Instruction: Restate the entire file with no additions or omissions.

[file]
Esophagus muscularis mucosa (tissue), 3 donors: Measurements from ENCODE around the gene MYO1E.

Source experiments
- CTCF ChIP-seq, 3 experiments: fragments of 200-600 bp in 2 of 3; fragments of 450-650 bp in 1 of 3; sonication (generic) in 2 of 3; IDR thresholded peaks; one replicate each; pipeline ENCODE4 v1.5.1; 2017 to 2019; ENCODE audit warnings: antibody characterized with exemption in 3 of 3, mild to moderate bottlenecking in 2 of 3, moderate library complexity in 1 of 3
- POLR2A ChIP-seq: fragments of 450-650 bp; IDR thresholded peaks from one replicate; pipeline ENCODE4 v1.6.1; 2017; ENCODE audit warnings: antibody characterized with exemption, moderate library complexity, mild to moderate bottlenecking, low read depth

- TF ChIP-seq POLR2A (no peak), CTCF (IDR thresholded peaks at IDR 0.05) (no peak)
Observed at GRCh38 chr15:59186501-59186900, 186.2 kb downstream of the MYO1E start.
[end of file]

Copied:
Esophagus muscularis mucosa (tissue), 3 donors: Measurements from ENCODE around the gene MYO1E.

Source experiments
- CTCF ChIP-seq, 3 experiments: fragments of 200-600 bp in 2 of 3; fragments of 450-650 bp in 1 of 3; sonication (generic) in 2 of 3; IDR thresholded peaks; one replicate each; pipeline ENCODE4 v1.5.1; 2017 to 2019; ENCODE audit warnings: antibody characterized with exemption in 3 of 3, mild to moderate bottlenecking in 2 of 3, moderate library complexity in 1 of 3
- POLR2A ChIP-seq: fragments of 450-650 bp; IDR thresholded peaks from one replicate; pipeline ENCODE4 v1.6.1; 2017; ENCODE audit warnings: antibody characterized with exemption, moderate library complexity, mild to moderate bottlenecking, low read depth

- TF ChIP-seq POLR2A (no peak), CTCF (IDR thresholded peaks at IDR 0.05) (no peak)
Observed at GRCh38 chr15:59186501-59186900, 186.2 kb downstream of the MYO1E start.